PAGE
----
MONTREUX, Switzerland Syria's government and its enemies come face to face on Wednesday for the first time as world powers try to set aside their own differences and push for an end to three years of civil war that is unsettling the entire Middle East.
A day of formal speeches under U.N. auspices at a hotel on Lake Geneva has raised no great expectations, particularly among Islamist rebels on Syria's frontlines who have branded Western-backed opposition leaders as traitors for even agreeing to be in the same room as President Bashar al-Assad's delegates.
A flap over a now withdrawn last-minute invitation to Iran, Assad's main ally, highlighted tensions between the West and Russia and the sectarian rift in the Middle East between Sunni Arabs who support the rebels and the Shi'ite rulers in Tehran.
The release on the eve of the talks of thousands of photographs apparently showing prisoners tortured and killed by the government reinforced opposition demands that Assad must quit and face a war crimes trial. The president, who succeeded his father 14 years ago, insists he can win re-election and wants to talk about fighting "terrorism."
Syrian Foreign Minister Walid al-Moualem rejected any discussion of Assad's future. "The subject of the president and the regime is a red line for us and the Syrian people and will not be touched," Moualem, who will lead the Damascus delegation, was quoted by Syria's SANA news agency as saying.
Assad has been protected by Russia, his main arms supplier, which dislikes Western attempts to overthrow incumbent leaders.
But Washington and Moscow share alarm at the spread of the violence that has already killed more than 130,000 Syrians. Having set aside their differences last year to co-sponsor the talks that are finally getting under way, Russia and the United States profess an urgent common goal of halting the bloodshed.
Presidents Vladimir Putin and Barack Obama had a "businesslike" conversation on the issue by phone on Tuesday, while Russian Foreign Minister Sergei Lavrov met U.S. Secretary of State John Kerry in Montreux, where the talks will be held.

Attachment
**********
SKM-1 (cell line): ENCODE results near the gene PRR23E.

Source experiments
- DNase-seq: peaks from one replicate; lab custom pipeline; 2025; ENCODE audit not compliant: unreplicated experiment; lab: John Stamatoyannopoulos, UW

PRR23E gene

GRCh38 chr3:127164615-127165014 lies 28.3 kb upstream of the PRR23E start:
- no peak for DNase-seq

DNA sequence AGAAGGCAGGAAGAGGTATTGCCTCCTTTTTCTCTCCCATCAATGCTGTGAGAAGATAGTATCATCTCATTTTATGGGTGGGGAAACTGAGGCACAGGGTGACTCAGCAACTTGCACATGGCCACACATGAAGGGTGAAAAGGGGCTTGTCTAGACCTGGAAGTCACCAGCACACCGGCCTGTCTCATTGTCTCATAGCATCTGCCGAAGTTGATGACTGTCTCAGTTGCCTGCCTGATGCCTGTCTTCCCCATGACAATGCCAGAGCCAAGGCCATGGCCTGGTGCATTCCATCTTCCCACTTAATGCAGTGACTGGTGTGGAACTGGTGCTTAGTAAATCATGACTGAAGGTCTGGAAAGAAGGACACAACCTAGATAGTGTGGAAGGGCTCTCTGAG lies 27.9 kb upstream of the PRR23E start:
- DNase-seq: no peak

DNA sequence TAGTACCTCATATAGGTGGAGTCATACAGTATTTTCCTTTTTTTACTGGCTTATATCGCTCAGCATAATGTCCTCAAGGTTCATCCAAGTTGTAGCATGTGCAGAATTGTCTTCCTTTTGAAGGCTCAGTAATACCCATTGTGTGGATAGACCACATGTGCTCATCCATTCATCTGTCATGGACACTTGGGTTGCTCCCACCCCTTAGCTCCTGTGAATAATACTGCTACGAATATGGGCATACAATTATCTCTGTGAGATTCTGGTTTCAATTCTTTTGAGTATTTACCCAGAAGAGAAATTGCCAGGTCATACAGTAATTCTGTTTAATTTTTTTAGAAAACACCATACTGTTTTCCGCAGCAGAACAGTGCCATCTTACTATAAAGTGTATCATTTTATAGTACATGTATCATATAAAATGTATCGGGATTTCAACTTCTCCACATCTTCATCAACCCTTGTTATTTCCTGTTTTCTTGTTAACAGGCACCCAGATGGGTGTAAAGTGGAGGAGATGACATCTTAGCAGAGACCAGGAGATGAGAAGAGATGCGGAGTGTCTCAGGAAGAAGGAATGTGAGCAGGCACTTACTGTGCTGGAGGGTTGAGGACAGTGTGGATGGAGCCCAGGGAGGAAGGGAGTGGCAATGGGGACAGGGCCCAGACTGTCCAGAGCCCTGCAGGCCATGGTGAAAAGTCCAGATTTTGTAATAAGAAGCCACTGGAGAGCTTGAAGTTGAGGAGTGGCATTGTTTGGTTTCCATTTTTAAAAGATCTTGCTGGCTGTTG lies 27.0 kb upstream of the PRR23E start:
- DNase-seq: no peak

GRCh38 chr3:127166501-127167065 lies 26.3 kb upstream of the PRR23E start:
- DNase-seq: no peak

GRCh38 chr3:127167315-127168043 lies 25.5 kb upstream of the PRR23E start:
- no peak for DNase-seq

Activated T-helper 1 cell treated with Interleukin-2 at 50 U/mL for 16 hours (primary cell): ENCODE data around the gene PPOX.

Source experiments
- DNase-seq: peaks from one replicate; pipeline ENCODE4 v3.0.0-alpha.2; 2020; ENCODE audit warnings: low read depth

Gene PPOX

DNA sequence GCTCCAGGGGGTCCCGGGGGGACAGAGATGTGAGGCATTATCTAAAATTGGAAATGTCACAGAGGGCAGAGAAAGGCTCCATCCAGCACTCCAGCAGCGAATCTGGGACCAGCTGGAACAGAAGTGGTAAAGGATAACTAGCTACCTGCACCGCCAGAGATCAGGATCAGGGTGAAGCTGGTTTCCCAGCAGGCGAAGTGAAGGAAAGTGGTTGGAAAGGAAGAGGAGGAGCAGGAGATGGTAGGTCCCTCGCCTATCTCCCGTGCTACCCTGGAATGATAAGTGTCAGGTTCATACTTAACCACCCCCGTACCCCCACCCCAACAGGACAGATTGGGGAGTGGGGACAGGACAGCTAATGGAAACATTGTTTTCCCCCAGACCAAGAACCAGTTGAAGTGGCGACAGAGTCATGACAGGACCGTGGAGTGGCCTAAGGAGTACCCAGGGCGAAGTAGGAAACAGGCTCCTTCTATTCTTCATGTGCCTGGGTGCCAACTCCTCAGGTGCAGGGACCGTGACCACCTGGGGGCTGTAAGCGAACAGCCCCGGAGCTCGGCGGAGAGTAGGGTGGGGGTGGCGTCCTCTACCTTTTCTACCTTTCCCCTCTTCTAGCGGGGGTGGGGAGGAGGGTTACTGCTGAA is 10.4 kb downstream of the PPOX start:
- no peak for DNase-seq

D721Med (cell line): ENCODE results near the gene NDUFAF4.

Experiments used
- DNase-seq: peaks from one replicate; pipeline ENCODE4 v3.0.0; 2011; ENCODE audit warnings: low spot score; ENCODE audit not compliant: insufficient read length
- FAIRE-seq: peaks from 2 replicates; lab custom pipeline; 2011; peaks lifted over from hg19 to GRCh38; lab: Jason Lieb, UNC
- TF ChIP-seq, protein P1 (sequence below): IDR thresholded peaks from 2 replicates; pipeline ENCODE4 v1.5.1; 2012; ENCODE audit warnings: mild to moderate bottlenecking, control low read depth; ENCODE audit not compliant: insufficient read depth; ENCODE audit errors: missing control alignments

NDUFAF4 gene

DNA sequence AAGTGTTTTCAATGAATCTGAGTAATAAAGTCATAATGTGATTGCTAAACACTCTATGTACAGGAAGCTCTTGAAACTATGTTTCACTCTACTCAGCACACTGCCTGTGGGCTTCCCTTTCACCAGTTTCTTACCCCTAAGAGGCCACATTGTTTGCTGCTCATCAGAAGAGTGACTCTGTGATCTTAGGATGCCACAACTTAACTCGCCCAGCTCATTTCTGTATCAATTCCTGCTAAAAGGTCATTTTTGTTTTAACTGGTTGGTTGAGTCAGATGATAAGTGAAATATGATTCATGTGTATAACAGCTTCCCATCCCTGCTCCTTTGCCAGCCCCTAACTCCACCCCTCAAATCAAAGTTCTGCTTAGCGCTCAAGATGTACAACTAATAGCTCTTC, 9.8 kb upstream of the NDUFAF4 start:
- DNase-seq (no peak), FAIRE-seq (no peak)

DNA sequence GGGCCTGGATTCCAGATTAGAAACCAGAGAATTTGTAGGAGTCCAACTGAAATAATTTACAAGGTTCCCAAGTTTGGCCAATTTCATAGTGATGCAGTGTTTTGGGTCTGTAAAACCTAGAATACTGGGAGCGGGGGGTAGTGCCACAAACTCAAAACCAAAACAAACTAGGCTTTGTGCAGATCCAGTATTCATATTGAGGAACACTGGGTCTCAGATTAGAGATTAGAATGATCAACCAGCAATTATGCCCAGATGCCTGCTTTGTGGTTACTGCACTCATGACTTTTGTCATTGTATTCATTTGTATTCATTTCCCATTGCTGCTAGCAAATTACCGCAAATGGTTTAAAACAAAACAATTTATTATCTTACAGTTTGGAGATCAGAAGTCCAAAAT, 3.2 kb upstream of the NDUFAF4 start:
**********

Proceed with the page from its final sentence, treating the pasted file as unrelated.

"It is hard to have expectations at the back of all this," said a source at the talks who has advised the opposition. "But Moscow and Washington are genuine on ending the conflict. They are sincere and this meeting is not for show."
United Nations mediator Lakhdar Brahimi hopes Wednesday's first day at Montreux's Palace Hotel can lead to detailed discussions down the lake in Geneva from Friday. U.N. diplomats believe the talks could initially bring at least some relief for Syrian civilians, by improving aid flows, as well as setting up prisoner exchanges.
Assad's representatives may highlight the threat to the West and its Arab allies from al Qaeda and other militants fighting his forces. But Western leaders say they fully back opposition demands that Assad step down, something they say was the conclusion of a U.N. conference in Geneva 18 months ago.
Russia endorsed that communique but has disagreed with Western powers which say that, by calling for a transitional government in Damascus, the meeting known as Geneva 1 made Assad's removal a condition for a peace settlement.
As Western governments were able to cajole the opposition National Coalition into attending the talks, known as Geneva 2, so Russia may be in a position to pressure Assad to make some concessions. But, the opposition adviser cautioned, "Assad won't commit suicide because Moscow asks him to."
Neither side in Syria has either appeared able to complete a victory. Though much divides the rebels, who have been fighting among themselves, they are united in wanting Assad out. So reaching a settlement that satisfies both sides seems a distant prospect.
REVOLT AND WAR
Discontent stretches back to the rule since 1970 of Assad's father, who took power in a military coup, but it boiled over in March 2011 as Syria's drought-hit economy struggled and the Arab Spring uprisings in Tunisia and Egypt inspired protests.
When those were crushed, the revolt became a war that has taken on an increasingly sectarian complexion, setting majority Sunnis against Assad's Alawite community, an offshoot of Shi'ite Islam. It has also drawn in rival powers with Saudi Arabia and Qatar backing the rebels and Iran standing by Assad.
Al Qaeda-linked militants and other Islamists have emerged as the most powerful forces on the rebel side, dampening Western appetite for direct intervention. Iran and its Lebanese Shi'ite ally Hezbollah have helped Assad. And violence has spread, notably to neighboring Iraq and Lebanon.
Wednesday's conference is due to start at 9 a.m. (0800 GMT) and will feature speeches by U.N. Secretary-General Ban Ki-moon, Kerry and Lavrov before those from the Syrian delegates - first the government, then the opposition led by Ahmed Jarba.
Ministers from other nations involved in arranging the talks will also take the floor and officials expect presentations to last until early evening.
For all the low expectations on Lake Geneva, millions of Syrians in refugee camps hope something will change. "Let them please find a solution for this problem," Mohammed from Homs said at a U.N. centre in Lebanon. "Let us go home."
(Additional reporting by Stephanie Nebehay, Tom Miles, Gabriela Baczynska, Dominic Evans, Samia Nakhoul and Mariam Karouny in Montreux Guy Faulconbridge in London and Laila Bassam, Alexander Dziadosz and Stephen Kalin in Beirut; Writing by Alastair Macdonald; editing by David Stamp and Cynthia Osterman)